7 Tips for Safe Subletting

Last month, the New York State legislature introduced a bill that, if passed, would make it illegal for landlords and tenants to sublet their apartments for brief periods of time. The bill is intended to stop New Yorkers from using their homes as makeshift hotel rooms. Whether or not this bill passes, it highlights an important fact: Just because you live in your home doesn’t mean you can do whatever you want with it.

Subletting a space can be a great option both for renters and owners, but this arrangement also comes with serious risks if you don’t handle it properly. For those who are renting an apartment or house, you may want to sublet your space if you have to leave before the end of the lease, either because your financial situation has changed, making the rental too expensive, or perhaps because you’ve taken a new job in another city. In these cases, subletting allows you to find someone who can take over the responsibility for your lease so you are no longer responsible for paying out the rest of the term. Alternatively, the person subletting can serve as a placeholder for you if you plan on returning to the residence down the road.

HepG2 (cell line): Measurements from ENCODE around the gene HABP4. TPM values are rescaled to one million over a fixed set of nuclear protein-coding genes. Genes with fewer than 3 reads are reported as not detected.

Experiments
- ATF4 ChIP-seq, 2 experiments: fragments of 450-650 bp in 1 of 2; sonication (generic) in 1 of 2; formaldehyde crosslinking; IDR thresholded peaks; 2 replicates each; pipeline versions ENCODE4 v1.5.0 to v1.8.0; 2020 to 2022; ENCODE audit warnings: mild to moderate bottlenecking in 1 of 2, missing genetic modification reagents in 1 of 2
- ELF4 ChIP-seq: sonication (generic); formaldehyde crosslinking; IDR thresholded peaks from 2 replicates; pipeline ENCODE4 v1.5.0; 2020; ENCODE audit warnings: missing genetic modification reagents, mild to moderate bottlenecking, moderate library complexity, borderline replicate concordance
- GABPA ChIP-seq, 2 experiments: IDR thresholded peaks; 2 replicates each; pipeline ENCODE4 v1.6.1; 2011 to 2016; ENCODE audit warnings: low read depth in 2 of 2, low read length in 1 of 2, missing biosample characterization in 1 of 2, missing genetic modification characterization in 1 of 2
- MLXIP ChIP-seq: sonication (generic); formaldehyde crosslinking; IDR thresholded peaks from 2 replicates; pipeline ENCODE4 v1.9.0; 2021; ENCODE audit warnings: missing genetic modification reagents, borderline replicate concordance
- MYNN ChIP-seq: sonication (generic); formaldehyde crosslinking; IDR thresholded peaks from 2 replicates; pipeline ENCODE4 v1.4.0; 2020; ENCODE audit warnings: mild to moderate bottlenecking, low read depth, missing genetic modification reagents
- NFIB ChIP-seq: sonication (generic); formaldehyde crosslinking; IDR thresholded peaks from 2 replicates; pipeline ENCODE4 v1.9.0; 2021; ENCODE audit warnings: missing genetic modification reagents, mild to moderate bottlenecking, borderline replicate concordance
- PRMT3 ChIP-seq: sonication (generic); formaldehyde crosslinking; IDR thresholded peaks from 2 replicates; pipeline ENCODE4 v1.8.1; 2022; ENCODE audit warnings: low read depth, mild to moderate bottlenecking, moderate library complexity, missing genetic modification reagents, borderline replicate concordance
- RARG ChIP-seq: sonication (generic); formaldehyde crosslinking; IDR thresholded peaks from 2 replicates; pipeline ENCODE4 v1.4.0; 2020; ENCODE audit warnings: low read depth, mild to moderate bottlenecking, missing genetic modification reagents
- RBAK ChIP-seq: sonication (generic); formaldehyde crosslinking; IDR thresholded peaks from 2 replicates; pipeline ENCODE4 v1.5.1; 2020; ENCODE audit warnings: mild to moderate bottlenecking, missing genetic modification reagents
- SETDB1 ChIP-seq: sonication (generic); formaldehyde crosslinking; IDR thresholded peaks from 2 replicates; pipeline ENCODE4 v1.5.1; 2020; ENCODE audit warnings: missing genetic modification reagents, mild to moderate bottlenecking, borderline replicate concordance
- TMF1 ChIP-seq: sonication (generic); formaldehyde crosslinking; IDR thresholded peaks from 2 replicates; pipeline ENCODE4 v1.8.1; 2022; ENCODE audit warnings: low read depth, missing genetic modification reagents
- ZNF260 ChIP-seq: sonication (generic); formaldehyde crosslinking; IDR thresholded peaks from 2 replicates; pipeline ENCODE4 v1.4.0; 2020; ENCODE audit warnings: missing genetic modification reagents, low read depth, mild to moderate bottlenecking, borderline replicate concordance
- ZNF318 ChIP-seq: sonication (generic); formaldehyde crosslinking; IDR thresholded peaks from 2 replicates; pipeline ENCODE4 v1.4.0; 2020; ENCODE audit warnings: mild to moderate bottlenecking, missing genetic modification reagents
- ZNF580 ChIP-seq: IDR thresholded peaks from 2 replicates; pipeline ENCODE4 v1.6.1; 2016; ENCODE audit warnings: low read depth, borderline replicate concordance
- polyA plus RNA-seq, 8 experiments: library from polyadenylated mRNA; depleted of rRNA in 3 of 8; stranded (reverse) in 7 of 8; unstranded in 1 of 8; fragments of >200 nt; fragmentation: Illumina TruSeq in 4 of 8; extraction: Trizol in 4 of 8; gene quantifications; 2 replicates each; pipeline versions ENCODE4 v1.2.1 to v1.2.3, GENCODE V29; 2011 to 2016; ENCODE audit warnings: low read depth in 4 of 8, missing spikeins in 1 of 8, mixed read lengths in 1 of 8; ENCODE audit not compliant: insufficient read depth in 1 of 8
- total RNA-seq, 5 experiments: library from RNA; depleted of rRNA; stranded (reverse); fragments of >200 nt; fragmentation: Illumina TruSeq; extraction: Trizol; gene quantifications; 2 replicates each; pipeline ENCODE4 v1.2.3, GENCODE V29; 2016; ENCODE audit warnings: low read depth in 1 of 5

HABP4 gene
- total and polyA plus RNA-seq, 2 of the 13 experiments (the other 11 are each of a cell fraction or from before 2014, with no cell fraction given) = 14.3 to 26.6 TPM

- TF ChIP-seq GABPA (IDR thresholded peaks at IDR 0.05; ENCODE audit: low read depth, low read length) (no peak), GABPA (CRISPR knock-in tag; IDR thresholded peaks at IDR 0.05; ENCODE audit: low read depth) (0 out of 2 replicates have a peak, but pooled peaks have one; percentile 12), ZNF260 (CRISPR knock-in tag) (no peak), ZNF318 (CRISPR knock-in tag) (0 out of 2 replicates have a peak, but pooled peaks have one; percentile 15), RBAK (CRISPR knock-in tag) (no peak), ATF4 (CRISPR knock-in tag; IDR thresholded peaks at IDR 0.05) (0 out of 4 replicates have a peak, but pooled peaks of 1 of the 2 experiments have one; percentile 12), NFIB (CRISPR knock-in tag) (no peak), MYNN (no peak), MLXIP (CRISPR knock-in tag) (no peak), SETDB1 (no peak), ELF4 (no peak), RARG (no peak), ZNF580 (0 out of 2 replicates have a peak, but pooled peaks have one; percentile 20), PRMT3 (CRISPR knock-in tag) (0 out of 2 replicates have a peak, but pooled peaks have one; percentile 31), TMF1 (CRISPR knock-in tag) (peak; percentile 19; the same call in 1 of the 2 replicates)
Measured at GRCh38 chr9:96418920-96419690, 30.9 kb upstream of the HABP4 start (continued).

In each of these cases, there is a proper protocol that you need to follow in order to please your landlord or property manager, and equally important, to make sure that the person subletting from you is reliable and doesn’t burn the place down.  Much of the following information also holds true for those who actually own an apartment, home or even an office building and rent out extra rooms to help bring in some extra money.

Work with Your Landlord, Not Against Them

“People don’t communicate with their landlord, which is a bad starting place,” said Joseph Greenblatt, the president of Sunrise Management, a real estate management company in San Diego with more than 10,000 housing units. As Greenblatt and others point out, most leases explicitly prohibit tenants from subletting a space without getting permission from their landlord first. But some tenants mistakenly take this to mean that the landlord will be adamantly against them subletting the space and therefore they will try to broker a deal behind his or her back. According to Greenblatt, this is often not the case. “The landlord is obviously concerned about the risks of taking on a new tenant, but that just means you need to show your willingness to work with them to find a credit worthy sublease tenant.”

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